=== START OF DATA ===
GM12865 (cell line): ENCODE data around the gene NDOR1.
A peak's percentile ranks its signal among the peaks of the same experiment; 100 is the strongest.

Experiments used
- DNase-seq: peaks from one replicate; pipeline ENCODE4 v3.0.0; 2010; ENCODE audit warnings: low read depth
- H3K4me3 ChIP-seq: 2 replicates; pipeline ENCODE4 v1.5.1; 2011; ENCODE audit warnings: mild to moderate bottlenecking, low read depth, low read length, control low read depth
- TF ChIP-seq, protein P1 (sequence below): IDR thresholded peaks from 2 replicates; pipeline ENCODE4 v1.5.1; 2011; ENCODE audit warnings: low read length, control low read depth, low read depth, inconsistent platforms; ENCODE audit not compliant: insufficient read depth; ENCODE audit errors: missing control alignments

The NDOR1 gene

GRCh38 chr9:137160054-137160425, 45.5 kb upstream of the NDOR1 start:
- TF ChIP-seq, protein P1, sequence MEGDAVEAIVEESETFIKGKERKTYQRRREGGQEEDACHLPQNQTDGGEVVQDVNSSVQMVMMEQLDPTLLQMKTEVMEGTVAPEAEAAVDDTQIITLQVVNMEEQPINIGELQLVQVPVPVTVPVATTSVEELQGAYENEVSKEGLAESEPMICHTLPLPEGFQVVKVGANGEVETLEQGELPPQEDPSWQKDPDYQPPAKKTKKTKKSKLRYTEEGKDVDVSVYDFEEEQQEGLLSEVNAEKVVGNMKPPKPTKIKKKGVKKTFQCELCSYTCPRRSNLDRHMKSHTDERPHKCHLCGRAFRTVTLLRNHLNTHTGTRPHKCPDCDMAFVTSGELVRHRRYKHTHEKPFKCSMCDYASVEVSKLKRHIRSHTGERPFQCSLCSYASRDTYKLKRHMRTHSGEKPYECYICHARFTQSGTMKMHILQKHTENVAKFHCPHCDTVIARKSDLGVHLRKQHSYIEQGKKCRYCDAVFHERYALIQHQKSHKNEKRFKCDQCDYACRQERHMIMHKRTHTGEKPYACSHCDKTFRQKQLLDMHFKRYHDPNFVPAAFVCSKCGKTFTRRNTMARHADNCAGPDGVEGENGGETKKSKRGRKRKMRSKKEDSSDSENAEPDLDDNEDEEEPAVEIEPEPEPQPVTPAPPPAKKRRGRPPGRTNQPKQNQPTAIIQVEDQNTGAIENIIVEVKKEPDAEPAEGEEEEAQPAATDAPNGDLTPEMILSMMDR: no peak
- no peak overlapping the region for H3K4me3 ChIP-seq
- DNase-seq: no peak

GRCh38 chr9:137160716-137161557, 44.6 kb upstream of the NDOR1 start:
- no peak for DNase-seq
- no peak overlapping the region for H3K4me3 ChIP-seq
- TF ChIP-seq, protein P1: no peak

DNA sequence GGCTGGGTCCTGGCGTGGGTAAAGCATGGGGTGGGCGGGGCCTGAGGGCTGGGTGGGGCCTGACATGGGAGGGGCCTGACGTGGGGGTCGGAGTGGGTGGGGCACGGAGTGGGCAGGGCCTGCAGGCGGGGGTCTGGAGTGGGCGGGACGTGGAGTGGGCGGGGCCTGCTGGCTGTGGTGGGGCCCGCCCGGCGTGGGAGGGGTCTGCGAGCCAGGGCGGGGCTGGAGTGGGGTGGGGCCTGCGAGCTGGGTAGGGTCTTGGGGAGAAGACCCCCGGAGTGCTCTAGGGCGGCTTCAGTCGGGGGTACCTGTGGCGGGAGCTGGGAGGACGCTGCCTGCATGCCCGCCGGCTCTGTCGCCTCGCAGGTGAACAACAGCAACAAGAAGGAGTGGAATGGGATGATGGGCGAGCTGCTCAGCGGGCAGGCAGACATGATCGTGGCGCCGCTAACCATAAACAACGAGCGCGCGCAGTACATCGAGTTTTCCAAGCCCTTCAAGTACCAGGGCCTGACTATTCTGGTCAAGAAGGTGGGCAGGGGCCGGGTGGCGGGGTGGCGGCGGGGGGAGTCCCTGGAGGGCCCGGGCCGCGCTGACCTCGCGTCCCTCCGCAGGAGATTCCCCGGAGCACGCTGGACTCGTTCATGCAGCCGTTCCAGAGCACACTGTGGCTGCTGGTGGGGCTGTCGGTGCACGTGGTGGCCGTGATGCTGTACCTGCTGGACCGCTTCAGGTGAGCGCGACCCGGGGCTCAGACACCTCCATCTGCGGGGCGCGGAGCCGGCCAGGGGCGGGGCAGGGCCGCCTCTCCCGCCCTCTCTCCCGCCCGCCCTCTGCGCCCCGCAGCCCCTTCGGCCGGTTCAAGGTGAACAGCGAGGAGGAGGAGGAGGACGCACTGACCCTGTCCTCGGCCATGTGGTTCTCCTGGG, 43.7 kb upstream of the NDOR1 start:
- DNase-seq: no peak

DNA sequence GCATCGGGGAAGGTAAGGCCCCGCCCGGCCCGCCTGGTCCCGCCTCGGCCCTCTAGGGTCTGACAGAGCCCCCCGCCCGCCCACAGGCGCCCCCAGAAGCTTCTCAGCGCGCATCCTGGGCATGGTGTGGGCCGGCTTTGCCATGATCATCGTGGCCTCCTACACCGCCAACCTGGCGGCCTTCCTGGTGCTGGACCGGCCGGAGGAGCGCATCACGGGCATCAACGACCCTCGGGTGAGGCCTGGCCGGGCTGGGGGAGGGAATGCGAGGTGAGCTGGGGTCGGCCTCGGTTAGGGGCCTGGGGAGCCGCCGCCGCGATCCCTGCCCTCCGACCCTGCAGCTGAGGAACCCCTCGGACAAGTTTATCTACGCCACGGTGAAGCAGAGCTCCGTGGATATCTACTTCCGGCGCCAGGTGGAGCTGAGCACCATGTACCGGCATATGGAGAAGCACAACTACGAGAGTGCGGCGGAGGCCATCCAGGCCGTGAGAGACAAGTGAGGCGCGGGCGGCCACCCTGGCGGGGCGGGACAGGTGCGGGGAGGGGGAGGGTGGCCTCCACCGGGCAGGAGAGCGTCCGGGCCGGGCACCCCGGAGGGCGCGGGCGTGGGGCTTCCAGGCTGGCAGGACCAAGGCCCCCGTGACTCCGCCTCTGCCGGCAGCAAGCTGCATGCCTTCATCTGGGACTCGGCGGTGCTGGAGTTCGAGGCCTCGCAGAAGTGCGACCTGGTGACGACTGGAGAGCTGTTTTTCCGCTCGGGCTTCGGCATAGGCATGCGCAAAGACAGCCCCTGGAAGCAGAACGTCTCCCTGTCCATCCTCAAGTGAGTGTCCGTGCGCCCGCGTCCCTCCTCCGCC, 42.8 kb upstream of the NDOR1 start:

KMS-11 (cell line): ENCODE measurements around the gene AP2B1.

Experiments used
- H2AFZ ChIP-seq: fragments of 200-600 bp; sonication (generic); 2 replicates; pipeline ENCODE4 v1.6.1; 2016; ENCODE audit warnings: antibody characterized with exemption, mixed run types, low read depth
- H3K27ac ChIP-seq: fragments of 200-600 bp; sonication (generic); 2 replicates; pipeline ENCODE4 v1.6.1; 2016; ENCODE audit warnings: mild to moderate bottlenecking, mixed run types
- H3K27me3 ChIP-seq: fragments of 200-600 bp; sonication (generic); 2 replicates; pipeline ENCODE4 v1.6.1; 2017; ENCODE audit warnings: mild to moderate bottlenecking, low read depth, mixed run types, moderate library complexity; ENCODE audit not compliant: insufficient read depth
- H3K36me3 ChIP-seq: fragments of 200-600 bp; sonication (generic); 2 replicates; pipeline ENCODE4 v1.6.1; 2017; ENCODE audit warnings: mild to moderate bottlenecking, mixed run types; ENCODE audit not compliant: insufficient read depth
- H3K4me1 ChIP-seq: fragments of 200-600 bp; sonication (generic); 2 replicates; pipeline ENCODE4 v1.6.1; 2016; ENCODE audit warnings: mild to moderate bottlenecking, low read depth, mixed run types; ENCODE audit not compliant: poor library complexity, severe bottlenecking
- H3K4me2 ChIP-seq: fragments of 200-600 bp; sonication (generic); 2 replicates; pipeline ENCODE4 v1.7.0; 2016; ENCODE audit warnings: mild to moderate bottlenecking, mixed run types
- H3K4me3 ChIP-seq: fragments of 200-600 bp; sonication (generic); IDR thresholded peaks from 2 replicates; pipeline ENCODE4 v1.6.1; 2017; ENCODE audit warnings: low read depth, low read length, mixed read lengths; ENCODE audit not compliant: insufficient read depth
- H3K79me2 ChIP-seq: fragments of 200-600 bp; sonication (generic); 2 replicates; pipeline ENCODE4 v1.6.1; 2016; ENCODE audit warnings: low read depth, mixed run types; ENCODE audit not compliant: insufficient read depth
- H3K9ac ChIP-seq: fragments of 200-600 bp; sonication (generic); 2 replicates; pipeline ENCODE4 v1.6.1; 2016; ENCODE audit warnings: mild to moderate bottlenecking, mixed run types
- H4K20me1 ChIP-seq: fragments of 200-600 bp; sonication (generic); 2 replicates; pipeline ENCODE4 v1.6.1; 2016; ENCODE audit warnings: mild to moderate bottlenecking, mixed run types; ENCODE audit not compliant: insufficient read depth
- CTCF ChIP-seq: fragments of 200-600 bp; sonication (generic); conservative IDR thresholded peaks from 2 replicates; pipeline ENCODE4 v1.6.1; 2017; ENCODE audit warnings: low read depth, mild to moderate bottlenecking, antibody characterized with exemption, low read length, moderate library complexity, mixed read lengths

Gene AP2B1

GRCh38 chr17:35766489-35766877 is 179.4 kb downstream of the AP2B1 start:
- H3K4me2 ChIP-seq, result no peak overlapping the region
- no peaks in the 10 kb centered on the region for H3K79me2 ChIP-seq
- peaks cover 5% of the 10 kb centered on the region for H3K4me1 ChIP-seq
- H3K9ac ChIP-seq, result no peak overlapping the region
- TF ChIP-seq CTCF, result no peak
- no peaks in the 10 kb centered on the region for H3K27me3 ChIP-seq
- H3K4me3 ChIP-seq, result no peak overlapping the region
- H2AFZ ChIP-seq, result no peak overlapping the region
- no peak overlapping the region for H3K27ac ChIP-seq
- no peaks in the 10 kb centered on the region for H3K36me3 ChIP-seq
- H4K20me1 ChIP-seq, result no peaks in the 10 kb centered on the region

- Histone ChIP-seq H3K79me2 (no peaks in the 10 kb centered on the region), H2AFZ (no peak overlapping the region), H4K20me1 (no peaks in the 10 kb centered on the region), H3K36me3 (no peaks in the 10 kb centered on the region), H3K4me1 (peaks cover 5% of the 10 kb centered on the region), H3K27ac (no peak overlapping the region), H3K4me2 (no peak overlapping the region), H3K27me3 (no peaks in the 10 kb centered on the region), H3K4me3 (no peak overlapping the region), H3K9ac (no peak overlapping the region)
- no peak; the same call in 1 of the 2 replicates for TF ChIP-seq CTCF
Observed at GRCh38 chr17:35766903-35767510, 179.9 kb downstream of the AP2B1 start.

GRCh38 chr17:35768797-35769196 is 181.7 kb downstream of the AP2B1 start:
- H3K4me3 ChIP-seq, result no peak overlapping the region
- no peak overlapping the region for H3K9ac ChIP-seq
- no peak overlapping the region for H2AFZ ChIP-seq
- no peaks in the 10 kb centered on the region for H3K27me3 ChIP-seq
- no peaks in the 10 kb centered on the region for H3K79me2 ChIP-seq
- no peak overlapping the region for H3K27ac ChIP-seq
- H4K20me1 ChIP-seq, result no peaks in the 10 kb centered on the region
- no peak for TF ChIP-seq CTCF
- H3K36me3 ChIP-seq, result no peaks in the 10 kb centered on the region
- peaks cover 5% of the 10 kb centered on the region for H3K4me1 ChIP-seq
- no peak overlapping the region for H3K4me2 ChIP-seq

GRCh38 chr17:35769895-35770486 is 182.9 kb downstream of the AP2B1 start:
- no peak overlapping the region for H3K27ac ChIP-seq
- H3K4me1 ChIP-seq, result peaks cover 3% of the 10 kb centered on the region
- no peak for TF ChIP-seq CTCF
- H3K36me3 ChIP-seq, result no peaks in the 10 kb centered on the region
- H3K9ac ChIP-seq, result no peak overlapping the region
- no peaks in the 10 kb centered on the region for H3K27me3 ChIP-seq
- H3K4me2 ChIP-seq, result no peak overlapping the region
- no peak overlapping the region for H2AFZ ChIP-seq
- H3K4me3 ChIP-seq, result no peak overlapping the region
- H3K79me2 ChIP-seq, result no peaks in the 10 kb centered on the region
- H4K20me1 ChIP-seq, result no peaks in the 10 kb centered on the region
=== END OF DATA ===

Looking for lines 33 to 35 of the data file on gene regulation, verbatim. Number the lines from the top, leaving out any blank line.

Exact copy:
GRCh38 chr17:35766489-35766877 is 179.4 kb downstream of the AP2B1 start:
- H3K4me2 ChIP-seq, result no peak overlapping the region
- no peaks in the 10 kb centered on the region for H3K79me2 ChIP-seq